But Gill left the firm the same month for Affiliated Managers Group Inc.  He did not return calls for this article. See: Why AMG's poach of Rich Gill could be the missing ingredient for its V-8 roll-up engine

Rudy Adolf
Rudy Adolf gave Chris Dupuy a big slap on the back when he arrived. 

Mark Hovanic a former Morgan Stanley and UBS Wealth Management executive, who was hired in 2013 to help recruit elite wirehouse breakaways,  left Focus in 2015. He moved on to  Consolidated Portfolio Review in Zion Crossroads, Va.

Dupuy, who was swept out of Merrill Lynch in one of largest management shakeups ever, said he was attracted to Focus because of its substantial private equity backing, according to Reuters.  A year earlier, New York-based private-equity firm Centerbridge Partners LP took control of Focus Financial Partners, LLC with a $216 million investment and cast its eye on an eventual IPO. 

Dupuy also said the industry was "changing direction" and felt "it was time to look forward."  Before the move, he'd spent his entire career--30 years up to that point-- at Merrill Lynch, starting as an advisor and moving into a variety of leadership roles.  His last job was market executive of the Pacific Northwest Market, overseeing 1,400 advisors and  2,000 employees. 

“I get that a lot from people: ‘You went to work for who?’” he said after taking the Focus job. 

Focus CEO Rudy Adolf gave Dupuy a big slap on the back when he announced the appointment.  "Focus is gaining extraordinary talent and experience with Chris. We have enormous firepower and deep pockets to resource this growing area of our business," he said.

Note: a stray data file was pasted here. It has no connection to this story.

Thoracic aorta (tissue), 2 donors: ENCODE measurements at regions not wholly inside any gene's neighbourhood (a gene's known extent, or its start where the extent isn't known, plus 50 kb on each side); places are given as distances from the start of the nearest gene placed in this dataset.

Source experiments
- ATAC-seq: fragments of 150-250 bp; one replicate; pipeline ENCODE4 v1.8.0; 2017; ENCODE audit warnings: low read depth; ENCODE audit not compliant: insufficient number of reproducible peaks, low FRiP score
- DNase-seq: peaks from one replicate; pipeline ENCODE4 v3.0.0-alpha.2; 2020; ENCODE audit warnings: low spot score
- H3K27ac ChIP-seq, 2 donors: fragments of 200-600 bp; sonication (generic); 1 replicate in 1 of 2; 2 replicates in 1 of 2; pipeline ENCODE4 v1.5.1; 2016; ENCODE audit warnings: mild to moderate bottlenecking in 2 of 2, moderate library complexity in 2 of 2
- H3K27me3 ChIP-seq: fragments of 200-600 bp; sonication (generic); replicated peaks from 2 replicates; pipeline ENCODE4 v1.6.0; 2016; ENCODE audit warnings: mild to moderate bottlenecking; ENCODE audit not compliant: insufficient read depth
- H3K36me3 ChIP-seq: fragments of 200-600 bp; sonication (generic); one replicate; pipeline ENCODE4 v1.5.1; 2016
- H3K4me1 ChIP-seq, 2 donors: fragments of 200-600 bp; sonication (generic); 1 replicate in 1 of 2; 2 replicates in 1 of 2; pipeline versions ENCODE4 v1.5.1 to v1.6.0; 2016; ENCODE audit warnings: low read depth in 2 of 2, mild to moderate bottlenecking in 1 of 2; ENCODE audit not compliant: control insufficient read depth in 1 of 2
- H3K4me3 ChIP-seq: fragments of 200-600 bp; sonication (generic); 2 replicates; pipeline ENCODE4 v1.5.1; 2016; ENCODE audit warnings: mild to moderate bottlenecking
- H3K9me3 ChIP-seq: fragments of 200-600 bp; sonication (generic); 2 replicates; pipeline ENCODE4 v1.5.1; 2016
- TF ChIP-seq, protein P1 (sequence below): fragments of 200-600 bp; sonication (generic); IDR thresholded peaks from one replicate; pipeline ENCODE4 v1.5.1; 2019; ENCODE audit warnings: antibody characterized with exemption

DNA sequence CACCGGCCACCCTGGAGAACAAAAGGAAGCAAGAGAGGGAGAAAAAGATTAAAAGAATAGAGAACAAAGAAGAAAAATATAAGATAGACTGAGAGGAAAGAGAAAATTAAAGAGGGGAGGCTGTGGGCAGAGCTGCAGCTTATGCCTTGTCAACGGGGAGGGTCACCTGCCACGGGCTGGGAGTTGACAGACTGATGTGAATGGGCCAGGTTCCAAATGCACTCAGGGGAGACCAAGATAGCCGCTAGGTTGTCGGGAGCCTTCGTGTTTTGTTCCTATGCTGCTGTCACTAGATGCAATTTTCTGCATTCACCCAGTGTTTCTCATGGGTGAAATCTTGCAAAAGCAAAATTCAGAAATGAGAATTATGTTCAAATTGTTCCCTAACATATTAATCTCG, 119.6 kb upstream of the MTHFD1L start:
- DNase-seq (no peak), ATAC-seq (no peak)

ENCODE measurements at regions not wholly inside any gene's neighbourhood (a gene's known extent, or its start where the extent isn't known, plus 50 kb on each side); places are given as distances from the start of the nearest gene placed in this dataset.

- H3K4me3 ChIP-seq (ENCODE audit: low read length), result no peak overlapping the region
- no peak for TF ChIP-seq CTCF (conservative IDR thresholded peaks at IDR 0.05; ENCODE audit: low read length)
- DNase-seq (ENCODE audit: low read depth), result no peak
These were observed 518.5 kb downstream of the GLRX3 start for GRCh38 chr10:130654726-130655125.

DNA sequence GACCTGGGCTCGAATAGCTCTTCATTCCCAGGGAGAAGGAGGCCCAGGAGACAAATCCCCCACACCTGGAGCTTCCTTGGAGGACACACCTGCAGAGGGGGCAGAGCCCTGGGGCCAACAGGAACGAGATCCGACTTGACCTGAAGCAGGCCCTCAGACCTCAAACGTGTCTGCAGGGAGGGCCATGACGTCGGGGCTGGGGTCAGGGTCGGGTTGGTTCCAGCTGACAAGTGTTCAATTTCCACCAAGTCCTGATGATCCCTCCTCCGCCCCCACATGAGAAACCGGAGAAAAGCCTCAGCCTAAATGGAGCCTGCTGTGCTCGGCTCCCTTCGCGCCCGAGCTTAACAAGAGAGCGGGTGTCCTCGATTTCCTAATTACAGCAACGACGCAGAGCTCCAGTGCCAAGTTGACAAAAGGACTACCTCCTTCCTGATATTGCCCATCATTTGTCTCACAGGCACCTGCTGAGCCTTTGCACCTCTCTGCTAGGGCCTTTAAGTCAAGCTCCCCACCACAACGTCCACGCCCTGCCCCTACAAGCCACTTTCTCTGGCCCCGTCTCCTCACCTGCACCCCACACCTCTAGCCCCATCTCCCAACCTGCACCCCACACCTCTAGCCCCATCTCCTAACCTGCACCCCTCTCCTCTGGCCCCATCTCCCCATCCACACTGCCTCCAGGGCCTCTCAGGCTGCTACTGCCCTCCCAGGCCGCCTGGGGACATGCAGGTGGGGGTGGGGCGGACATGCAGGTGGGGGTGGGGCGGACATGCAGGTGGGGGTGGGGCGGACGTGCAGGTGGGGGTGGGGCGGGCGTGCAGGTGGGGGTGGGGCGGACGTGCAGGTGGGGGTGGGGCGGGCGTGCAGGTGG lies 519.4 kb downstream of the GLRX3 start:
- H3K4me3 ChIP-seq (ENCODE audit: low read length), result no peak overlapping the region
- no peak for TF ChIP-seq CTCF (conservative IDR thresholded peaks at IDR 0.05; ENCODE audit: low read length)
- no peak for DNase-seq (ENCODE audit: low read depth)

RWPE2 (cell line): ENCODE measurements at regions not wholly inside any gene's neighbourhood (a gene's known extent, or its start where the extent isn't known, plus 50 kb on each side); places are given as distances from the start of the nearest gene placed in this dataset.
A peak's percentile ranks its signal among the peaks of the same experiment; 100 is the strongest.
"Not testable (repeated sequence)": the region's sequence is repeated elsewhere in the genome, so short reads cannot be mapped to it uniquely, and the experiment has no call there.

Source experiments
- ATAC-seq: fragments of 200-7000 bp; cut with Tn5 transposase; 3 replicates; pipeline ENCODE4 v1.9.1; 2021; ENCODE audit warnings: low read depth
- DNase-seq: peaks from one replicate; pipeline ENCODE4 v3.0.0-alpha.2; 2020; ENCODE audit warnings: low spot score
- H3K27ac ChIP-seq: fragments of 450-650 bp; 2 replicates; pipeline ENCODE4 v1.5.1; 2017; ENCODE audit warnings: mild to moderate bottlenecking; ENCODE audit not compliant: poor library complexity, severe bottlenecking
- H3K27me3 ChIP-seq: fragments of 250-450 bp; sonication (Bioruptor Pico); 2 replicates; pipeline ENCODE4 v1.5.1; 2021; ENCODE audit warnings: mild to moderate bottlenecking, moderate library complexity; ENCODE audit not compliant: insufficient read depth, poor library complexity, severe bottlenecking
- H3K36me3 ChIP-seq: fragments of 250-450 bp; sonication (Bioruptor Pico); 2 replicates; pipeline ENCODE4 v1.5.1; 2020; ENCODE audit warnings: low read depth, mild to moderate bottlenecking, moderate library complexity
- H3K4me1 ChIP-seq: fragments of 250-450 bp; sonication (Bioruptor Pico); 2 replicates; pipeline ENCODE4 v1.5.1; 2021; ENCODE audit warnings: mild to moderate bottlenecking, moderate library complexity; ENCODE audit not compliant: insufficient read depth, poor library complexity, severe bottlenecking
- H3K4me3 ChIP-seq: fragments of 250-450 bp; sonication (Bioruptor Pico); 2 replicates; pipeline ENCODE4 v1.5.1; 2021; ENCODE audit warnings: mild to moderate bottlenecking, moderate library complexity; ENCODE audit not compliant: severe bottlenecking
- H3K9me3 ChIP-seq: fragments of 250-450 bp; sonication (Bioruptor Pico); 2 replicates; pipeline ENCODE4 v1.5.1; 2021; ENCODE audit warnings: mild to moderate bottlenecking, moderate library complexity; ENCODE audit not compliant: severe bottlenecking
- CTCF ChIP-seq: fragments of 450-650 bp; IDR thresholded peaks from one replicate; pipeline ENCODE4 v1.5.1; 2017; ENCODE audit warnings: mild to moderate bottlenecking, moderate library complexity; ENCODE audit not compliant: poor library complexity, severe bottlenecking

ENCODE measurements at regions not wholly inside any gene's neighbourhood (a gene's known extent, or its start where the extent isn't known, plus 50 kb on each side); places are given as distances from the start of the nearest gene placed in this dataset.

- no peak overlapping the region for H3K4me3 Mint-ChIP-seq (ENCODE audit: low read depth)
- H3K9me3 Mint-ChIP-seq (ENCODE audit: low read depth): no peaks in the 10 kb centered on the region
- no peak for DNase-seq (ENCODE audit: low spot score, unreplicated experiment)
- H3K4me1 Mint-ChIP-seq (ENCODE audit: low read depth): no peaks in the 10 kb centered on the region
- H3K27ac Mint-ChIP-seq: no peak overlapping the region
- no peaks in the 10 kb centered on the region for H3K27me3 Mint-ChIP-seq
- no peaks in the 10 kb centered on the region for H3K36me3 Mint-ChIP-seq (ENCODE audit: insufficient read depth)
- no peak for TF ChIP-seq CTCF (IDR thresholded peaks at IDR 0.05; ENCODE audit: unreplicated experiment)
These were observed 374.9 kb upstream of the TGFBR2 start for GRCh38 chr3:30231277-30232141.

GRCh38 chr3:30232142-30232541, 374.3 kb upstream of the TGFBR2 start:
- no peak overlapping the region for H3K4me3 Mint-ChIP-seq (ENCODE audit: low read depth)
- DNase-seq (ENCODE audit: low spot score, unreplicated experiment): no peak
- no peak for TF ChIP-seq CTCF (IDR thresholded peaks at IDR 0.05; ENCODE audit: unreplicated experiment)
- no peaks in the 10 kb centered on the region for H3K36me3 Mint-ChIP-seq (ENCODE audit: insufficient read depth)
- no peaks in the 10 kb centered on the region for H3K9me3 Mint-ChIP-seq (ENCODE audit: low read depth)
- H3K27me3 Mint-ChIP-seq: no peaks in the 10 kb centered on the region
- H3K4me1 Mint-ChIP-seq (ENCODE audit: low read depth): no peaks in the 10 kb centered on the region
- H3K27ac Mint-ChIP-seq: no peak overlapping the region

Capturing client assets

If capturing client assets and advisors leaving wirehouses was a big part of Focus's strategy then, it's hard to fathom where that initiative stands now, both in light of the IPO and Dupuy's departure.

As the only publicly traded firm in the RIA space, Focus is now a slave to quarterly earnings, and Dupuy's exit raises questions whether he, or Focus Connections, was living up to expectations. 

A Focus spokeswoman did not return three separate calls for comment. 

The unit scored a fairy significant win in March, when it announced that a Merrill Lynch team managing more than $1 billion in assets had broken away to launch an independent wealth management firm,  Sound View Wealth Advisors in Savannah, Georgia, with Focus backing.

Advisors managing about $40 billion in client assets left brokerages to go independent in 2017, according to data collected by Financial Planning. The four wirehouses picked up about $17 billion in client assets in contrast. 

Meanwhile, Dupuy has busied himself writing a three-part series on the all-time best players traded by The Mets; a "stream of consciousness" piece on the Mets-Phillies double header and the implications of Carmelo Anthony signing with the Houston Rockets in the NBA. 

In a follow-up email, he said he would have plans to announce about returning to wealth management in the near future. 

Read our update to this article here.



Related Moves

Oisín's Doubletakes: Clara Shih returns to Salesforce after 11-year hiatus • Focus reloads for M&A with $500 million debt raise, taking its credit north of $1.5 billion • Goldman Sach's 2020 partners list looks less homogenous -- even 'accretive' of women

Former HearSay CEO returns to her mother corporation • Focus Financial Partners debt levels soar 50% on fresh debt issuance • Goldman adds diversity, but snubs Marcus partnerships

February 6, 2021 – 2:39 AM

Mentioned in this article:

Focus Financial Partners, LLC
Consolidator/Roll-up Firm
Top Executive: Rudy Adolf



August 26, 2018 — 12:50 AM
3 unreturned phone calls..we the readers admire your tenacity, keep up the good work!
Jeff Spears

Jeff Spears

August 28, 2018 — 1:12 PM
Has the focus on breakaway brokers ended? This move and recent changes at HighTower would lead me to answer that brokers aren't the panacea for RIAs.